Friday, August 18, 2017

Why Representation Matters To Me

I know I've talked a lot on this blog about why representation matters to me but I was thinking about it recently and ...I don't think I've ever put it into one single blog post. I've talked about single aspects of myself in detail, sometimes over multiple blog posts, in fact. But never collectively.

Why does representation matter to me? 

It isn't complicated, as such.  As I've already said, I've already talked a little bit about it.  But I will try to make this post as comprehensive as I can. I've made a list and I'm not sure if even my list will fully represent who I am. But I'll try.  

The reason good representation matters to me is because my experiences as a person and in life are incredibly diverse. I'm not alone in this fact, either. I'm sure many people can say the same. I'm just saying that it matters to me because I would very much like to see myself, and people like me, portrayed realistically and in more complex ways in the entertainment that I consume. YA books for sure but also in television and film and in other types of media. Life is complicated and rich in details and people's experiences and lives should be celebrated.  Nobody should feel alone in who they are.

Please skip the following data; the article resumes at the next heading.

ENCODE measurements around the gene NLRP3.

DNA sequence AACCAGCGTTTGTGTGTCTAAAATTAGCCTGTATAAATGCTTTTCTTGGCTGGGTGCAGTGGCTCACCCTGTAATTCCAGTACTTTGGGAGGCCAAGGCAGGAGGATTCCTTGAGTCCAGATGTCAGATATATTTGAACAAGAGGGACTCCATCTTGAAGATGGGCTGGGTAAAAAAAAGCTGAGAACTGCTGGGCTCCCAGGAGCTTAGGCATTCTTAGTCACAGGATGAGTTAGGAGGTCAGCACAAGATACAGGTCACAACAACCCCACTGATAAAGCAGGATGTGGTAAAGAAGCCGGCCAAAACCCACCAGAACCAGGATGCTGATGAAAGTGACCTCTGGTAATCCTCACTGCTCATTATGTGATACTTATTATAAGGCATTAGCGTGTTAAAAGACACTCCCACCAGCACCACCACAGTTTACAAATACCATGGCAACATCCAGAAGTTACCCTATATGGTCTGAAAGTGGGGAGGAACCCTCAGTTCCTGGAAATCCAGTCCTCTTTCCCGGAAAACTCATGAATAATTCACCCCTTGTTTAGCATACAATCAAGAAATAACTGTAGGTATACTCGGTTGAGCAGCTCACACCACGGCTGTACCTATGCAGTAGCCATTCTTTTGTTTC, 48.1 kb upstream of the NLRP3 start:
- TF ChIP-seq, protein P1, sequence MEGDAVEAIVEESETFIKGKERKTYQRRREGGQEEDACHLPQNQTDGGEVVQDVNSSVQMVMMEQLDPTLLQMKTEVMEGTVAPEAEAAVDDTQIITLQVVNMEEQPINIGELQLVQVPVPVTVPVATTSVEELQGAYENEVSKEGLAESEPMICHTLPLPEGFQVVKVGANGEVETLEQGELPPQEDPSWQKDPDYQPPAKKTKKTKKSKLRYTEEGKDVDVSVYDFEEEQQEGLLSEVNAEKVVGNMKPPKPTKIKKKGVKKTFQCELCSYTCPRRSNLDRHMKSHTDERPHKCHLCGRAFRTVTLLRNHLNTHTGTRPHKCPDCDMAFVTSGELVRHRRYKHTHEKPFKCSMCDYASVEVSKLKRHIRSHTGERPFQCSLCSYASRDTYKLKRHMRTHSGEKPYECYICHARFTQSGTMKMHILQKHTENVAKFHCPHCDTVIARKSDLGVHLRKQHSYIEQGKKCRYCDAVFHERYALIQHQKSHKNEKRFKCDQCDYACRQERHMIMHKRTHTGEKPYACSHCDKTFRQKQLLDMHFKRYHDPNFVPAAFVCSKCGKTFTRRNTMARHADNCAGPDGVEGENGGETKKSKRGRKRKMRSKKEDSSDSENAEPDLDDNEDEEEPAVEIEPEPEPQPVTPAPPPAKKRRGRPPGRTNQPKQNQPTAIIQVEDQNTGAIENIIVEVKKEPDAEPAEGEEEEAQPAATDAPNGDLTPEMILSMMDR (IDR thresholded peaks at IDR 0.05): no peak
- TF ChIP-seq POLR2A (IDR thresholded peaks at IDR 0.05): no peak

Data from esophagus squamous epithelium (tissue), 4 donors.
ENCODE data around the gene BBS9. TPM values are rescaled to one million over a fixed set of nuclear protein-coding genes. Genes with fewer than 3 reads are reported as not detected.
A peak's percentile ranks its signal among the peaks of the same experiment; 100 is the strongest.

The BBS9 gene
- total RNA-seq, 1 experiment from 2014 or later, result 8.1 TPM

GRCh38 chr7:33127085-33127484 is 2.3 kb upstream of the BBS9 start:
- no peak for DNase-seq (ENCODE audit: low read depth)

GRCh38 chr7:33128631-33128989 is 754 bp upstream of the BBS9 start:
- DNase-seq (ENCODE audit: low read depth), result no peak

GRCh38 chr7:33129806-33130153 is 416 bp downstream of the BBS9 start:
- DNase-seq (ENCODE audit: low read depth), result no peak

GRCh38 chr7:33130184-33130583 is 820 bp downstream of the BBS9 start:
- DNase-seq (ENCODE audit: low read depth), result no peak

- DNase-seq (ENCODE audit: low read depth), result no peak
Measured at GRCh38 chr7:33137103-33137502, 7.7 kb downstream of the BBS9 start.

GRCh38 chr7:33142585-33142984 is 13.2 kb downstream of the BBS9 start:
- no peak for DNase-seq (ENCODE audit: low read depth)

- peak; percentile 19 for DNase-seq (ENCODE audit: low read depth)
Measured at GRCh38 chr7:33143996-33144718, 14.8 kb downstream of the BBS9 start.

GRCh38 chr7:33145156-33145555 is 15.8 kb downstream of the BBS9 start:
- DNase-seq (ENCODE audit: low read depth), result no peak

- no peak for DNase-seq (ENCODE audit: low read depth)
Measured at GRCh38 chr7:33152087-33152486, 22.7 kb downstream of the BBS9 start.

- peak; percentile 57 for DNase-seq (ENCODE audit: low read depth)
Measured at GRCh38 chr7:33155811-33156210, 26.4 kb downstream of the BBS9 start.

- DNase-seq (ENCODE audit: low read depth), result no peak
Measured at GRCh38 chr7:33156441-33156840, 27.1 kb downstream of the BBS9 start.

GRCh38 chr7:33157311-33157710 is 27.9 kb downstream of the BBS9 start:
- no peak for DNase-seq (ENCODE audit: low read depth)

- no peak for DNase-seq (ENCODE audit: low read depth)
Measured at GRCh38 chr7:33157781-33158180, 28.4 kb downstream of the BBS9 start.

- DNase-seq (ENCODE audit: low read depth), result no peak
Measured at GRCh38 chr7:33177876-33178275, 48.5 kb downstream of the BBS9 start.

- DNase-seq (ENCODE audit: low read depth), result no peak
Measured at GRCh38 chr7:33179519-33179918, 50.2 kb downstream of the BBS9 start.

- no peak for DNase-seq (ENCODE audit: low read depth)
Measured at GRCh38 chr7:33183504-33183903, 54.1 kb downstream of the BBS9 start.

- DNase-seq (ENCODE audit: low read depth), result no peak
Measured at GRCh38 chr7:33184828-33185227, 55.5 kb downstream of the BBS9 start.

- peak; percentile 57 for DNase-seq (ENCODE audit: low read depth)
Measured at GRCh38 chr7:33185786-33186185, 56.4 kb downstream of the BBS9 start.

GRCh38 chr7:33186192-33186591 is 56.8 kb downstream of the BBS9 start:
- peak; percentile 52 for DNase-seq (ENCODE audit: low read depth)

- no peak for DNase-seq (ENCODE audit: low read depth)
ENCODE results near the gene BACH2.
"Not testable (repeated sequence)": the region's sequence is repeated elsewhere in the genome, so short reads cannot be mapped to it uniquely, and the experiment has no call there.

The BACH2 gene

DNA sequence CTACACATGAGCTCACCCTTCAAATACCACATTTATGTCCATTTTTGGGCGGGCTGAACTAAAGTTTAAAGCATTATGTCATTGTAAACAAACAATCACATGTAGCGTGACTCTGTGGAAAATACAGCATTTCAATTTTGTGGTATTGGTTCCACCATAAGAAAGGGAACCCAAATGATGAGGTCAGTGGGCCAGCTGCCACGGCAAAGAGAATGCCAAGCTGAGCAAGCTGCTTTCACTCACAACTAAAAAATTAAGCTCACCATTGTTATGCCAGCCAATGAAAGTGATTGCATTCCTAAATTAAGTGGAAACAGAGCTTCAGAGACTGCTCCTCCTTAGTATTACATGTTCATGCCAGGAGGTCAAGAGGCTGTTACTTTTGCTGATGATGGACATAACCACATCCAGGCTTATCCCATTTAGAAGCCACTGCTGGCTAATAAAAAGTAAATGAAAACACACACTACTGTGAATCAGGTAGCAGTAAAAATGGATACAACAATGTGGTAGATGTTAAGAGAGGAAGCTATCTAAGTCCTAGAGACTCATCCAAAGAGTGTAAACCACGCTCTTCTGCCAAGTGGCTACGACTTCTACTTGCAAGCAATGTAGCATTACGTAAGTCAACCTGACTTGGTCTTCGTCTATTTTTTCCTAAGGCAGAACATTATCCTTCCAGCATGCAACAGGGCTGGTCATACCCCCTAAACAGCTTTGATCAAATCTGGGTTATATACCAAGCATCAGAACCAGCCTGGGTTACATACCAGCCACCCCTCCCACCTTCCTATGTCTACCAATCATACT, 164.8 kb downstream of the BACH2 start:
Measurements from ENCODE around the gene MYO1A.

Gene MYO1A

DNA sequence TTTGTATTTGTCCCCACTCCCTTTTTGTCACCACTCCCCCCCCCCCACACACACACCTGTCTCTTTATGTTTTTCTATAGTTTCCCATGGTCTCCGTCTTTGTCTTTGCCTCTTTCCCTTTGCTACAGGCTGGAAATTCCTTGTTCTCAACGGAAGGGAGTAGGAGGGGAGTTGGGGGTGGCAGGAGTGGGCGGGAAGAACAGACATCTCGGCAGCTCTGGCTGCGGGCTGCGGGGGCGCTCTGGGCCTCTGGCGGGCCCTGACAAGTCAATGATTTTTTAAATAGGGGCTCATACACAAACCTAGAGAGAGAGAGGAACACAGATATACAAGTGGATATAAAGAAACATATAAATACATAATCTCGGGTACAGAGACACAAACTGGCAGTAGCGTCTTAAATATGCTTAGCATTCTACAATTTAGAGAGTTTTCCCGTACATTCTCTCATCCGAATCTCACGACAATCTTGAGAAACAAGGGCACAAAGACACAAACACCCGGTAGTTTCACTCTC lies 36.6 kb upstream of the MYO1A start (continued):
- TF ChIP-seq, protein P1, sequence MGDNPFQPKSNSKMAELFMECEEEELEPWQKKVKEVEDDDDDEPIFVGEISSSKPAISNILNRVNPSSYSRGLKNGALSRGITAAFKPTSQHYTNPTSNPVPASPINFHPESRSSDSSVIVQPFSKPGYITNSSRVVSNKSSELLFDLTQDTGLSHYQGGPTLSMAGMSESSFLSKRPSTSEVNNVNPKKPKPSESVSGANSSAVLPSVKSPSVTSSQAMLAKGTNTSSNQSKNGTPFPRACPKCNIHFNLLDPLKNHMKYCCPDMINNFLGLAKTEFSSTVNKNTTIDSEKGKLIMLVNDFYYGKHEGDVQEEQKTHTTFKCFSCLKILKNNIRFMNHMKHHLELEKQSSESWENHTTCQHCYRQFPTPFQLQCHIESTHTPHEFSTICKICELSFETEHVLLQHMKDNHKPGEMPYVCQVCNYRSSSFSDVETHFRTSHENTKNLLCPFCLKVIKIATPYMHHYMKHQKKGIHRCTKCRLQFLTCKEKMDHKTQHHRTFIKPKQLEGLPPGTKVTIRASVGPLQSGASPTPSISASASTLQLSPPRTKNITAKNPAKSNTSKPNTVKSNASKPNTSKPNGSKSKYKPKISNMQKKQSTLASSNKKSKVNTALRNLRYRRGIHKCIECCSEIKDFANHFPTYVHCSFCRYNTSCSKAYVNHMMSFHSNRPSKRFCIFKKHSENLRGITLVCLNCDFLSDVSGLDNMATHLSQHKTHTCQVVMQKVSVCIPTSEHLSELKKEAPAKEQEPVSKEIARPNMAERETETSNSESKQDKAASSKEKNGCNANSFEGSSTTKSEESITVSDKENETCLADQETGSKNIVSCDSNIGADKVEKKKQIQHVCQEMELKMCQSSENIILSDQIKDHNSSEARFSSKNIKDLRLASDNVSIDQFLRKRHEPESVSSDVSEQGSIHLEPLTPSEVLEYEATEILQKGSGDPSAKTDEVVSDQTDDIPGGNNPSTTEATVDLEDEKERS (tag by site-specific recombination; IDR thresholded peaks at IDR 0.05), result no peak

This is who I am

I'm mixed race. I've talked about this a bit on this blog. My father is white and my mother is Native Alaskan, specifically Tlingit. I grew up and dealt with a lot of racial abuse and hatred because of my being mixed race. I cried the first time, in my 20s, that I saw a mixed race person in an advert on television (that representation, even later in life meant a great deal to me!).